. . . consider using Microsoft Word instead of Google Docs. Though you may prefer using Google, going down an internet wormhole is only one new tab away.

If your writing assignments don’t require internet assistance, consider using Microsoft Word instead of Google Docs. Though you may prefer using Google, going down an internet wormhole is only one new tab away. If you are extremely prone to going on internet tangents and can complete an assignment without internet assistance, consider turning off your internet altogether. As many of us know, the internet can quickly turn from friend to foe when trying to complete assignments.

Distractions can also come in the form of people. While it’s always nice to have solidarity, not everyone can work in groups. Understand the difference between a study session and a social session and use an agenda to keep your group on track. If you are prone to distracting conversations, you can utilize some of the library’s quiet spaces to work independently. There’s always time to chat after your studying is done.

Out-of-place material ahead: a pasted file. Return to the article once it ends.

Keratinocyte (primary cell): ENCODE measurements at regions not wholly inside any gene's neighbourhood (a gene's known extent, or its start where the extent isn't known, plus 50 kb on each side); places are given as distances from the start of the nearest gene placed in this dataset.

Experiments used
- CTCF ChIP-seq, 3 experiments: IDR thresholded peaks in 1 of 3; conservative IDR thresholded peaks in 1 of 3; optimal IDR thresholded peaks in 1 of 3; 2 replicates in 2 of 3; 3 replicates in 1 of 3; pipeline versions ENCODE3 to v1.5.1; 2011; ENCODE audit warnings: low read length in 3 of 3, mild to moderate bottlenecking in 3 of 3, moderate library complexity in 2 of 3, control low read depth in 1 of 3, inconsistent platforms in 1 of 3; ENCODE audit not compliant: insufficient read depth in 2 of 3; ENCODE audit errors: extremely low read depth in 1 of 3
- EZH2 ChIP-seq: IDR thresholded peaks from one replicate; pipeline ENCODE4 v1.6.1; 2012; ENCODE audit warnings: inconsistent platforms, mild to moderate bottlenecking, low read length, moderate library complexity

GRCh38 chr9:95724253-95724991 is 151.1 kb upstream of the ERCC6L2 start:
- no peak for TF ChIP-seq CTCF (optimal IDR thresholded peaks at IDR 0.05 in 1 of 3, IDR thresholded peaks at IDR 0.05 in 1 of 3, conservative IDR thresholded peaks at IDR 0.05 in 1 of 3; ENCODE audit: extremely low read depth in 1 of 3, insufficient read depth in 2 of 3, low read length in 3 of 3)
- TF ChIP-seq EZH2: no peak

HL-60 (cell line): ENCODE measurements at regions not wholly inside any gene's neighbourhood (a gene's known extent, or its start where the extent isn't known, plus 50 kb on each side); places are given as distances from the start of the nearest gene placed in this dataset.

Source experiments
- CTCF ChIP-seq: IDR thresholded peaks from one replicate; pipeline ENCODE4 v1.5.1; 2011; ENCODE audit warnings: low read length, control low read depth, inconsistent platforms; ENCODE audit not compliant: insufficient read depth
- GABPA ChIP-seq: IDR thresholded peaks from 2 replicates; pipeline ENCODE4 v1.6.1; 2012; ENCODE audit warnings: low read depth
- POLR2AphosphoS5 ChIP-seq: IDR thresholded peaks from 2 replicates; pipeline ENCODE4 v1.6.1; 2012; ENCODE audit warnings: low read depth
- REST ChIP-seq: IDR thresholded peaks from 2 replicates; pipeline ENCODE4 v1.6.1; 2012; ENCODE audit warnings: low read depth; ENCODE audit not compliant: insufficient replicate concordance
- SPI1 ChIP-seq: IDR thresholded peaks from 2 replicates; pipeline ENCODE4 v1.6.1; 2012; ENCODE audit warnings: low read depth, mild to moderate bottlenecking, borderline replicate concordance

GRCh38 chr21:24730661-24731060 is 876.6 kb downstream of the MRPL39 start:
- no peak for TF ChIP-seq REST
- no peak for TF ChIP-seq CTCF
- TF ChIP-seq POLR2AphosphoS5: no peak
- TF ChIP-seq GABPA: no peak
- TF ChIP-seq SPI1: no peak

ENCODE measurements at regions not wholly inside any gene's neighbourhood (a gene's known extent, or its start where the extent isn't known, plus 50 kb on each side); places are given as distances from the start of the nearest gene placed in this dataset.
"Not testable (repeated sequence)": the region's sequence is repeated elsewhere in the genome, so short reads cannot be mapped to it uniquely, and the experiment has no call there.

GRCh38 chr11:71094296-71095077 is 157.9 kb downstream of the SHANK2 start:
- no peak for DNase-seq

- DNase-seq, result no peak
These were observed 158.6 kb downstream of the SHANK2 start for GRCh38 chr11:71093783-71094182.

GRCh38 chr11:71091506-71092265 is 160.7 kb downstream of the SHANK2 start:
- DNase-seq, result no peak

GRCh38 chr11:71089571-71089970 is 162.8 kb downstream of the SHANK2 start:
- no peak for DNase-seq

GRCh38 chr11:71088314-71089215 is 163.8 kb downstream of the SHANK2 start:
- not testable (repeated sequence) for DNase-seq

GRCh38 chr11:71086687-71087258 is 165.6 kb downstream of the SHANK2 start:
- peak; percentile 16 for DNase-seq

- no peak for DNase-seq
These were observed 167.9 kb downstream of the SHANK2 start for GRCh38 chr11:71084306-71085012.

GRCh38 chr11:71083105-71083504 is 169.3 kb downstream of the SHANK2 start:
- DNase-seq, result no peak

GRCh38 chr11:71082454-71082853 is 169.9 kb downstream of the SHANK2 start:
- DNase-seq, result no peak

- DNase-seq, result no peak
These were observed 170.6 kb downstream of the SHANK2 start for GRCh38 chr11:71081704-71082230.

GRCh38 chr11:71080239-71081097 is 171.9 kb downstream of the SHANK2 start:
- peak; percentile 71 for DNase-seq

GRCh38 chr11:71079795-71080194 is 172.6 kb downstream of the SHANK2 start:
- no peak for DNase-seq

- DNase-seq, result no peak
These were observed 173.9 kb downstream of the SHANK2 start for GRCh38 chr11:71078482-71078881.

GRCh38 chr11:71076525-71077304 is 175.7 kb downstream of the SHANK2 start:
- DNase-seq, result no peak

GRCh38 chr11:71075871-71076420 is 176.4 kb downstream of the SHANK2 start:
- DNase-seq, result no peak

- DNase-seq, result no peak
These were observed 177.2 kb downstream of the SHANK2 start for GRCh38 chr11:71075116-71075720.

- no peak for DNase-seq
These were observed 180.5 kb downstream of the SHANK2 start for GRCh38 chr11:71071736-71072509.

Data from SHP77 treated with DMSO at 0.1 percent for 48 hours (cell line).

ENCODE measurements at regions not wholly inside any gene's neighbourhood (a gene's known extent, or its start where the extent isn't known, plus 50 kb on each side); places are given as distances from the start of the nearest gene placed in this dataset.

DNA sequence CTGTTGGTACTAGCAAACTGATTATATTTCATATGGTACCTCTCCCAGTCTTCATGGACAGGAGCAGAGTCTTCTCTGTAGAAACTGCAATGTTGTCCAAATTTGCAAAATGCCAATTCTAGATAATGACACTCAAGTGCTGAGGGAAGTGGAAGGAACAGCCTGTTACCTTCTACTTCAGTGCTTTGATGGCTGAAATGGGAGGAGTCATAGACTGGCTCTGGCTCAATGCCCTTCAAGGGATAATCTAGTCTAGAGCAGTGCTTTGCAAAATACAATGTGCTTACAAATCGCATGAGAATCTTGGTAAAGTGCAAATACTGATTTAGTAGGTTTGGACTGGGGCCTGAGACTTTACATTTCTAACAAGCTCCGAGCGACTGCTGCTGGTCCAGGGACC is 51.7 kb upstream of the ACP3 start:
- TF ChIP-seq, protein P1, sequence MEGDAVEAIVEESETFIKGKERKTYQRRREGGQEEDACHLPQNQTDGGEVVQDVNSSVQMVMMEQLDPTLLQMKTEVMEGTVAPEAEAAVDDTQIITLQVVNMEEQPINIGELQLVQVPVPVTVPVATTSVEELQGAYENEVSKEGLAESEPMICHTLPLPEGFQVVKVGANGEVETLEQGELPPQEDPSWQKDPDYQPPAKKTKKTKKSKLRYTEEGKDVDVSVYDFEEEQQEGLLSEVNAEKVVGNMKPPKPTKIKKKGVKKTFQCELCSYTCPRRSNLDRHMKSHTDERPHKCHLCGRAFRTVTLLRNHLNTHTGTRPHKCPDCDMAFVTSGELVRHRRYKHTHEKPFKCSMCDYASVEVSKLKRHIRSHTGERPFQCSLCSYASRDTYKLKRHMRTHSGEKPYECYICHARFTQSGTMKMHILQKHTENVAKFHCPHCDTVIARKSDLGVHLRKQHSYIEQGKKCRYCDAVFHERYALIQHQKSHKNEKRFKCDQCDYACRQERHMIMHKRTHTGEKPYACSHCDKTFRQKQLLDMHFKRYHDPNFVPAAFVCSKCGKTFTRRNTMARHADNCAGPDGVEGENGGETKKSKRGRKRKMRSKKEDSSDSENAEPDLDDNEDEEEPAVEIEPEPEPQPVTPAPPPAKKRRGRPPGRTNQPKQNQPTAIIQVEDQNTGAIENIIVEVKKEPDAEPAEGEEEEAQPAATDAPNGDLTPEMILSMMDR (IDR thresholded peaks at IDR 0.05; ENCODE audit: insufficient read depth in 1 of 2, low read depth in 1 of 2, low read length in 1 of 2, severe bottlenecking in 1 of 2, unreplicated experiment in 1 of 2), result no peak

3. Work in short increments.

Though this may not be applicable for everyone, it is often easier to focus exclusively on one topic for a short period of time. The Pomodoro technique developed in the late 1980s by Francesco Cirillo encourages such an approach, suggesting an ideal working interval of 25 minutes with breaks in between. After each work period, a short break ensues where you can regather your mental energy and prep for the next study interval. Setting a timer can encourage you to get the most you can out of a limited period of time. You may be surprised at how much you can do in a short time when you are sufficiently focused.

4. Reward yourself.